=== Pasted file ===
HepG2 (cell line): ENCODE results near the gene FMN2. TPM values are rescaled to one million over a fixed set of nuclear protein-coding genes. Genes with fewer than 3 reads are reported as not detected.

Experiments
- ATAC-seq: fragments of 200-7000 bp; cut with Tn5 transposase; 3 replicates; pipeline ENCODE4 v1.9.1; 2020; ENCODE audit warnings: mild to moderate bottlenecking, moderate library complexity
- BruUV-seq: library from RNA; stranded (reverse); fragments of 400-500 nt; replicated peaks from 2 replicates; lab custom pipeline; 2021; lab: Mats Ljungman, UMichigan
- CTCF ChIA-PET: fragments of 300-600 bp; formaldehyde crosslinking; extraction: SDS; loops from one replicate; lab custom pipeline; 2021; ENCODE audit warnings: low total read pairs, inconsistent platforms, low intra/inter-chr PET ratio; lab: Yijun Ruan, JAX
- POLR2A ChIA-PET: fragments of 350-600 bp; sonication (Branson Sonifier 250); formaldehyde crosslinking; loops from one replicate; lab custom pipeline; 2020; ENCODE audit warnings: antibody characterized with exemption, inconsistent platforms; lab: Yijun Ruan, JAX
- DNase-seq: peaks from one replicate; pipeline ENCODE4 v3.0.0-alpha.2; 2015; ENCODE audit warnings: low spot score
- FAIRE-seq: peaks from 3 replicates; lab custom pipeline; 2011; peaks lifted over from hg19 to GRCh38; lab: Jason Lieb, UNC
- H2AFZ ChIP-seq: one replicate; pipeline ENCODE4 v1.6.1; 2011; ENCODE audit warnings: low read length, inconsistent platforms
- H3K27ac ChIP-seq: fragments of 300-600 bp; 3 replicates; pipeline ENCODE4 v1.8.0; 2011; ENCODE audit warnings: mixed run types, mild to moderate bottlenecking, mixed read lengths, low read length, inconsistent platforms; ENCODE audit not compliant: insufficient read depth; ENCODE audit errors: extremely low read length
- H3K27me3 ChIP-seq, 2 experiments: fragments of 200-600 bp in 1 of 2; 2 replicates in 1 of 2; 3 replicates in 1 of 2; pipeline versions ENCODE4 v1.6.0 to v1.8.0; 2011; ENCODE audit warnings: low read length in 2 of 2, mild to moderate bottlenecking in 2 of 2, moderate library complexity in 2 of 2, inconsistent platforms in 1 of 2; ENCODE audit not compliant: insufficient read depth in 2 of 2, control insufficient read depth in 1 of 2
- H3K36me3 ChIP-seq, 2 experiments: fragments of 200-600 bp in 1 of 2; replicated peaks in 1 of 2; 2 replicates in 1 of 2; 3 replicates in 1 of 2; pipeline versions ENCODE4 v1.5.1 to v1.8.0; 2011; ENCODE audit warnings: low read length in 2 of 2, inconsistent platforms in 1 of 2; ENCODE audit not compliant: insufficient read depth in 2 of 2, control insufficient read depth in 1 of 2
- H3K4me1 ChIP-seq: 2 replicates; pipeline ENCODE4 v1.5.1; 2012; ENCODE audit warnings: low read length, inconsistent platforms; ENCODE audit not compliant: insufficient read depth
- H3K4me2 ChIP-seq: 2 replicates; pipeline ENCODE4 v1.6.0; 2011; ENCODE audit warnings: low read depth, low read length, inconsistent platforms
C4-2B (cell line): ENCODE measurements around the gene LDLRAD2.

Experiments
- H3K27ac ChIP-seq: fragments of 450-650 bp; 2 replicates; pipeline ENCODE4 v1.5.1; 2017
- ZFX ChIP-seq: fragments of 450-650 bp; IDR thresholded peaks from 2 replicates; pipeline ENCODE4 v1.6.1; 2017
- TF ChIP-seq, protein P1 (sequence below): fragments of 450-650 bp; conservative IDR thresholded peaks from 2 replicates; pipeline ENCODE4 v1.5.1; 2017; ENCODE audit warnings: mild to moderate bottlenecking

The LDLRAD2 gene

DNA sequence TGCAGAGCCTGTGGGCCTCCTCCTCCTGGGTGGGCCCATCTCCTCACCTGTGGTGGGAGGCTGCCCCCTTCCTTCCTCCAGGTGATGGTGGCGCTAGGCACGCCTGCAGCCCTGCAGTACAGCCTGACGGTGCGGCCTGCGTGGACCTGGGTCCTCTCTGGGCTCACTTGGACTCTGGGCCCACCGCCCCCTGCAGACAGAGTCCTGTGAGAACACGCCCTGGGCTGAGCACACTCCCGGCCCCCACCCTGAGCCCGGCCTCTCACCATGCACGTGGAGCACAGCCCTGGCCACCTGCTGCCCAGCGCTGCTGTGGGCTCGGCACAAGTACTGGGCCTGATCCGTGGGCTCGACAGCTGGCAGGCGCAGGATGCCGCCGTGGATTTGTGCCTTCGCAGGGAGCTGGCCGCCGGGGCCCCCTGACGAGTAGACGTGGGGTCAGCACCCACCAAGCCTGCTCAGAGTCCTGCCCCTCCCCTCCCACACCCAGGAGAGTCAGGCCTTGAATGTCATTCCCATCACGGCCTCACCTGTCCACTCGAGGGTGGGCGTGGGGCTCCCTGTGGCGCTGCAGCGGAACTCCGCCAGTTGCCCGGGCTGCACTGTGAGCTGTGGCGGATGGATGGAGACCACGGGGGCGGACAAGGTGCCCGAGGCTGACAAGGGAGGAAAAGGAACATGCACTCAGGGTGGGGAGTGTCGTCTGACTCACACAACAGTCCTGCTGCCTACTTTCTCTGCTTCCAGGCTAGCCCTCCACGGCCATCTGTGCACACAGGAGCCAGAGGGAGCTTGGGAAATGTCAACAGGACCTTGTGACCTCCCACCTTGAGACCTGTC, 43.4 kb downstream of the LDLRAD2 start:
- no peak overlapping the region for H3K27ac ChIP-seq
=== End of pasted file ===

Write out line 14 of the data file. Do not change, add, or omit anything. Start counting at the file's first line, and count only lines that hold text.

- H3K4me2 ChIP-seq: 2 replicates; pipeline ENCODE4 v1.6.0; 2011; ENCODE audit warnings: low read depth, low read length, inconsistent platforms